Davis: “Trey Murphy got confused. He was talking to the other guy [Naji Marshall], not sure who was guarding Matt, but he was talking and got confused. They didn’t know what they wanted to do.”
Ham: “You have to trust that pass.”
James: “That’s a very difficult pass. You have to literally be on time and on target with that. You have to try to get it to the corner, knowing that the defender can’t be too close to you because they don’t want to … in our league when guys are afraid to step on your foot, it’s got to be a little bit of room, but it was a perfect pass. A perfect pass, perfect set up.”
For Ryan, it’s incredible that he’s even on an NBA roster. The earliest days of the COVID-19 pandemic cost his chances to work out for NBA scouts, so he took jobs as a cemetery groundskeeper and as a delivery driver. In between jobs, he went to a local gym where he shot NBA threes from behind a cut-up yoga mat he fashioned into a stripe. He made the Lakers as their 15th man and is playing on a non-guaranteed contract.
Matt Ryan’s route to the Lakers included working at a cemetery while training at a rec center where he had to create a makeshift three-point line.
Ryan: “I practice that [shot]. I’ve got to be able to make that. The past few years when I was watching film on NBA shooters I was watching J.J [Redick] and [Kyle] Korver. And if you watch J.J., especially when he was playing with Ben [Simmons] in Philadelphia and when he was sprinting hard in transition on the right side, a lot of his threes were below the break and he was fading right. And I would practice that for sure. ...[But] I’ve never caught a pass like that on a play like that. I’ve never run that play, side out of bounds. Never done it.”
Ham: “He’s not afraid to throw it up there. He went one for six in the first half, and halftime he came right out and told me, he just told me straight up, ‘Coach, give me those same six looks and I’m-a knock ‘em down.’ I said, ‘I’m with you, and that’s the mentality I want you to have. I’m gonna let you know, Matt, if you don’t shoot it, I’m gonna take you out of the game.’”
James: “He got so many great looks tonight. But he didn’t lose his focus. We want him to shoot the ball every time he gets it. If he has literally any airspace, we want him to shoot it because of his ability.”
Lakers guard Russell Westbrook: “I’m extremely, extremely happy for Matt. Knowing his story a little bit. Opportunity to be able to see things come to fruition for him, amazing moment.”
After cluttering up around the right elbow, setting some light screens, Ryan started to run to the corner just as Davis set the screen. Murphy hesitated just enough in the switch for Ryan to get open. As he caught the pass slightly over his head right in front of the Lakers’ bench, he looked down to check that his feet were behind the line. As he shot the ball, Kendrick Nunn held out three fingers. With it still in the air, the horn sounded and the clock expired. As soon as it swished through the net, Nunn moved his hand down. Count it. Ryan and the Lakers celebrated tying the score 111-111 before winning 120-117 in overtime.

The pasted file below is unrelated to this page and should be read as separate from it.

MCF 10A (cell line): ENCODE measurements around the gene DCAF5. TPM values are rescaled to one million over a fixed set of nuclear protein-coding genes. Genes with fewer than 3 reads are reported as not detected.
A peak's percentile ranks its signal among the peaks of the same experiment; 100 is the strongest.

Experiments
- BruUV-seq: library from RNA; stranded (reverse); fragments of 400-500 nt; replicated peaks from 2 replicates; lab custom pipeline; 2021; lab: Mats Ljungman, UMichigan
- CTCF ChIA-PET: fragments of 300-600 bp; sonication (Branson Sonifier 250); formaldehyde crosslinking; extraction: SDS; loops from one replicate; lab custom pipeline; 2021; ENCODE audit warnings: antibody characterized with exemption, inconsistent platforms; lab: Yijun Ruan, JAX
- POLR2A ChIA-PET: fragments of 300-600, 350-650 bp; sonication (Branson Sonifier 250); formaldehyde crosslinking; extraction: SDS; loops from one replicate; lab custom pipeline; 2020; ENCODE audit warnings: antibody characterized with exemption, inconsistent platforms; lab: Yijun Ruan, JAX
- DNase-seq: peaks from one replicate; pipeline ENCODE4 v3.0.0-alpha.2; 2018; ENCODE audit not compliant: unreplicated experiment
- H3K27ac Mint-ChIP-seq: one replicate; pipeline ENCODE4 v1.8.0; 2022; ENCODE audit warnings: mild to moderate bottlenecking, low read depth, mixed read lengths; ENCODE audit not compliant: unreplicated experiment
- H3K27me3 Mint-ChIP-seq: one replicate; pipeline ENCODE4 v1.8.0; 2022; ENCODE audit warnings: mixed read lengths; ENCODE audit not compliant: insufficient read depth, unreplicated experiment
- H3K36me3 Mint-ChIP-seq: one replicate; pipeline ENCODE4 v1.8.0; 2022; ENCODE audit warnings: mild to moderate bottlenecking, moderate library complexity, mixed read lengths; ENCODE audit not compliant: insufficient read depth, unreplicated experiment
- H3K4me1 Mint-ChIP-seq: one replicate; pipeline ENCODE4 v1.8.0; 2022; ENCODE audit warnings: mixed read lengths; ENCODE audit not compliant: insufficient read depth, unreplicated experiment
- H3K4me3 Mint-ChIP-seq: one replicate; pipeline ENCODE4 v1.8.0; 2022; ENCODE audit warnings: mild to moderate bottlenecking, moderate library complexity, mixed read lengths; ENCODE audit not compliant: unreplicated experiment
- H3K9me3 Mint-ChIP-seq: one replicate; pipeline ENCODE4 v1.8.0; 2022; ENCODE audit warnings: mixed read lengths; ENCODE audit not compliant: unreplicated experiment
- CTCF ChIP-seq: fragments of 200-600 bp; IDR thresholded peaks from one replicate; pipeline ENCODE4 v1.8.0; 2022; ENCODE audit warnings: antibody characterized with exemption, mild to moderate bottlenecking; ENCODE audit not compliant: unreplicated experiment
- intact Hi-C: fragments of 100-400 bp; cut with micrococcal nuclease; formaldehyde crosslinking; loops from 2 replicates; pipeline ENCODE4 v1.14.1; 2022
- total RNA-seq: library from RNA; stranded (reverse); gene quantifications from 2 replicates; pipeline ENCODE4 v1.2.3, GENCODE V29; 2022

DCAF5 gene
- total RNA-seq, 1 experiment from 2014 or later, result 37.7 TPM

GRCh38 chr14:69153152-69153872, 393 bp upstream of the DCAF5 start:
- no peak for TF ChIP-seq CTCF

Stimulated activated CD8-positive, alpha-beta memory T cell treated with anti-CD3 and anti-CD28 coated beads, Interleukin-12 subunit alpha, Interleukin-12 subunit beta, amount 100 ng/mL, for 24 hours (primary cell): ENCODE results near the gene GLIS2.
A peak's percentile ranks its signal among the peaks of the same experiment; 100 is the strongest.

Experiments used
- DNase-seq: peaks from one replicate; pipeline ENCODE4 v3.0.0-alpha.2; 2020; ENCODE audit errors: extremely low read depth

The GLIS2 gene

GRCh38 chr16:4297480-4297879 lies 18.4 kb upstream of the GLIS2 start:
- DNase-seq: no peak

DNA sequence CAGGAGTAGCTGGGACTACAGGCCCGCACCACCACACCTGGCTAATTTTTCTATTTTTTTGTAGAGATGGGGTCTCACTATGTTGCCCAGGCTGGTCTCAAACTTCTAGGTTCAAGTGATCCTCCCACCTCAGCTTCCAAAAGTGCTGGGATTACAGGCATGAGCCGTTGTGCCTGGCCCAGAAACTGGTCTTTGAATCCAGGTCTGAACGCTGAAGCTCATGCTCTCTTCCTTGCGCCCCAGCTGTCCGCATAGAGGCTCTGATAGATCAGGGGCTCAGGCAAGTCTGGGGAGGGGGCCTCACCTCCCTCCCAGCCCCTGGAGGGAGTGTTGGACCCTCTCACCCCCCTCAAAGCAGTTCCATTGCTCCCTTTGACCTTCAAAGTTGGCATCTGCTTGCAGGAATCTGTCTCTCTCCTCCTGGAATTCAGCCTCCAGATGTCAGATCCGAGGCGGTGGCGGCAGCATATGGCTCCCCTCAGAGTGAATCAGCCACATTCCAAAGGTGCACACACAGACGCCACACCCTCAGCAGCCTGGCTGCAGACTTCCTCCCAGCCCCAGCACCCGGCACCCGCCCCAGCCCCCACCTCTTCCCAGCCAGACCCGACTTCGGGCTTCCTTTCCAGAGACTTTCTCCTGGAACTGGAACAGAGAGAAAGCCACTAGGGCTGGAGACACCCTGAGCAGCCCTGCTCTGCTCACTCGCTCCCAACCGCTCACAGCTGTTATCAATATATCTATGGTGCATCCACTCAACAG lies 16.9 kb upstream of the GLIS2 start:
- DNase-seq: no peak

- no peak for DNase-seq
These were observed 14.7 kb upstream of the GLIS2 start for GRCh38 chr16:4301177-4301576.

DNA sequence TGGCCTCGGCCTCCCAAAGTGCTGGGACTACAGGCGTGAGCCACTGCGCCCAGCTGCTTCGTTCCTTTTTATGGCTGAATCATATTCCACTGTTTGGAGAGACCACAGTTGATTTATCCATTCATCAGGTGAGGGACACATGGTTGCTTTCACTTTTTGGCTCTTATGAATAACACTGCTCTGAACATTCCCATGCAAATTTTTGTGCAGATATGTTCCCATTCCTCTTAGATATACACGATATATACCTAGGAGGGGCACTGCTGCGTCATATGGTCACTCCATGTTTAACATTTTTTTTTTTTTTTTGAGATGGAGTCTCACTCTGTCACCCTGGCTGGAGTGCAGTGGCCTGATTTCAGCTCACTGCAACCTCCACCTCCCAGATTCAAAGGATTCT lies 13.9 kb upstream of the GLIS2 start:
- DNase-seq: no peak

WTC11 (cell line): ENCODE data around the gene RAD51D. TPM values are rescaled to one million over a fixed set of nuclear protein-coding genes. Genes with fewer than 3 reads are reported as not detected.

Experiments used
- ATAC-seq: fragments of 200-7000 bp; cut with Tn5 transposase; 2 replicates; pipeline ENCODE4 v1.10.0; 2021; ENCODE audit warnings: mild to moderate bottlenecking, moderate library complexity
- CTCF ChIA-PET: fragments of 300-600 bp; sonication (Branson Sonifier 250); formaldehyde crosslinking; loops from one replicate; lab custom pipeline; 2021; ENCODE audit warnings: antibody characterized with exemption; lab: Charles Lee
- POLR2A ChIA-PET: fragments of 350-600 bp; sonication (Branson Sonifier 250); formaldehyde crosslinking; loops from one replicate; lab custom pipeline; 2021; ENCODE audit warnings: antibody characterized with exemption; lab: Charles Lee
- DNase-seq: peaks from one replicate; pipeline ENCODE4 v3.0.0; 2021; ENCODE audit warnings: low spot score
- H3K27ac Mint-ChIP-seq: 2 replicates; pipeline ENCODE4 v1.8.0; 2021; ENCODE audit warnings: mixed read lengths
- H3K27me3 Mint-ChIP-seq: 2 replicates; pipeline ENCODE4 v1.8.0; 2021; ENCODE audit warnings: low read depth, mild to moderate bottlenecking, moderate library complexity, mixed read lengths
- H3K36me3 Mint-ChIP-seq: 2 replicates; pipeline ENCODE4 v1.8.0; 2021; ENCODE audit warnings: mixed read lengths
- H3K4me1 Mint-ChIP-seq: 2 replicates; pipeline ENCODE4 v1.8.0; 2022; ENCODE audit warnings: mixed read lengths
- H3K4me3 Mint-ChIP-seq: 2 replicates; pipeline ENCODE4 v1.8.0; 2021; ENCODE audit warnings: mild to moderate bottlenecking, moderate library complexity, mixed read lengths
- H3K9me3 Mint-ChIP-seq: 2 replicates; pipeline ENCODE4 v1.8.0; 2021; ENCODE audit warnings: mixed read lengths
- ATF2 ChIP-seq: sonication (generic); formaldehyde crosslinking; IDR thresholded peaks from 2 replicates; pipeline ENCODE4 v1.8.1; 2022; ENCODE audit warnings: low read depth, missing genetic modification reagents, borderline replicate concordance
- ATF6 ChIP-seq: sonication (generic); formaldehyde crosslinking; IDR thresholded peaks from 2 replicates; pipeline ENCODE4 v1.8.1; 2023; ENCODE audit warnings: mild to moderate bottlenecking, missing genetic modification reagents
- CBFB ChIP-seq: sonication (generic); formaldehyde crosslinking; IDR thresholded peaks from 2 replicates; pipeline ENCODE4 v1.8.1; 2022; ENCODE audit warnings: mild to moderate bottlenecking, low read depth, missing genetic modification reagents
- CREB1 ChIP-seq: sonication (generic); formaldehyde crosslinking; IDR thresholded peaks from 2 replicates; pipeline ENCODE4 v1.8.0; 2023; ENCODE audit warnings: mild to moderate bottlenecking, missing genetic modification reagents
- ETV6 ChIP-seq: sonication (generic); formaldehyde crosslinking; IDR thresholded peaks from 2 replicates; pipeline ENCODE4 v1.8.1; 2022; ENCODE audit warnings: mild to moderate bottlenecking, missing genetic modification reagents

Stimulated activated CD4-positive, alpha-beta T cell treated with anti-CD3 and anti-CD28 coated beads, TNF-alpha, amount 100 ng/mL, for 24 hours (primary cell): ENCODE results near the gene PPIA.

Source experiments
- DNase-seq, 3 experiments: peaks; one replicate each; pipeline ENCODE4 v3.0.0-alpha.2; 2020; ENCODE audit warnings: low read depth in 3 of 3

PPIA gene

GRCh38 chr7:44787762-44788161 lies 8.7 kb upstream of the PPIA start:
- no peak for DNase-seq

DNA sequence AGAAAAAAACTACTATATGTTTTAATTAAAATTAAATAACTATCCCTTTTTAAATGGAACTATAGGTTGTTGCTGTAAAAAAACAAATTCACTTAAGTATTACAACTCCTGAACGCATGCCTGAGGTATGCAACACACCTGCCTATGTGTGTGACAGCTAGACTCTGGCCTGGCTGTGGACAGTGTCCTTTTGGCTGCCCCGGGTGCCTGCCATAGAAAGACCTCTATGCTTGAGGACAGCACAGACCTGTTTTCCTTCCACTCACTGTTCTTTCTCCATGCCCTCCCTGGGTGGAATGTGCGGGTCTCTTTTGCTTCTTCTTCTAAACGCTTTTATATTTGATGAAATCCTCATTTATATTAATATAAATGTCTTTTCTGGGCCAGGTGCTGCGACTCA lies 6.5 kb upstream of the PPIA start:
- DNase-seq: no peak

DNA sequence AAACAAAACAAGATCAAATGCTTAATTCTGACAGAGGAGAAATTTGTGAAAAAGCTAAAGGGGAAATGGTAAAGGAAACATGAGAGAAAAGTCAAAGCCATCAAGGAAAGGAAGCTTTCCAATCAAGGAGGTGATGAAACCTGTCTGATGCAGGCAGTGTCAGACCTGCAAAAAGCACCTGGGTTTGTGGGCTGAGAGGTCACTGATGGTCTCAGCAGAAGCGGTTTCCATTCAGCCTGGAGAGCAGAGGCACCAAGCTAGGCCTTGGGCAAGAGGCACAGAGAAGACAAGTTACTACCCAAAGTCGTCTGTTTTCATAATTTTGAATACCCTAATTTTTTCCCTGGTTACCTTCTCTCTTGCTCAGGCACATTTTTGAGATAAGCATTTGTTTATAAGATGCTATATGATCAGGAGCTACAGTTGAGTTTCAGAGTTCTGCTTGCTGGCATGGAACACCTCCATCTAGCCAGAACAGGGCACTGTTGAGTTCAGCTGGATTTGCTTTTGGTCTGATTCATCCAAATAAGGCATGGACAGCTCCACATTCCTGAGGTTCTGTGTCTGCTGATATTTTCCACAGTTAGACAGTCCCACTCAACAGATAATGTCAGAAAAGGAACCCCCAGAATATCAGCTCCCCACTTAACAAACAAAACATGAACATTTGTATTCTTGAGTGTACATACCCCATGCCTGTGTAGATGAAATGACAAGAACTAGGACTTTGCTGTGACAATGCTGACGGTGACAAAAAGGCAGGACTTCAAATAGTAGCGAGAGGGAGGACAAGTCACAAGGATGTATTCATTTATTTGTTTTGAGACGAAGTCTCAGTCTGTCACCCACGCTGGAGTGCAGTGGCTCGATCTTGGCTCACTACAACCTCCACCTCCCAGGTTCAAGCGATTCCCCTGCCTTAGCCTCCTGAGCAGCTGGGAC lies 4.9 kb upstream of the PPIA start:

Ryan: “I was able to get my feet down and get a clean release. So, I don’t want to sound cocky at all, but like I was able to get my feet down and get a shot off. So, for any shooter, that’s all you can ask for. The only thing that would have made it harder is if probably the defense was a little closer or the pass was deflected. But the pass was clean, the defense was just far enough away where I could get it off clean and like I said, as a shooter, once you get your feet down and get it off clean, you see the rim clear enough, that made it easier.”
Ham: “Everyone has a niche that they have to carve out, and that’s his niche. And he hit the biggest one, hell, all season thus far. And just to see him, just the look in his eyes, where he’s ready to do whatever he can to contribute, and that’s his main super power. So I’m thrilled for him. He’s getting the opportunity to impact winning.”
James: “It was a great play call by coach and to have a sniper like Matt to knock it down, stay ready, it was a big-time shot for him.”
Davis: “Austin threw a hell of a pass. Hell of a pass over the top. And Matt did what he do.”
Ryan: “I don’t know what Larry Nance was doing on the ball and I don’t know how I got open, but that s— just happened. Quick.”
Ham: “It was lined up man. It happened. It worked.”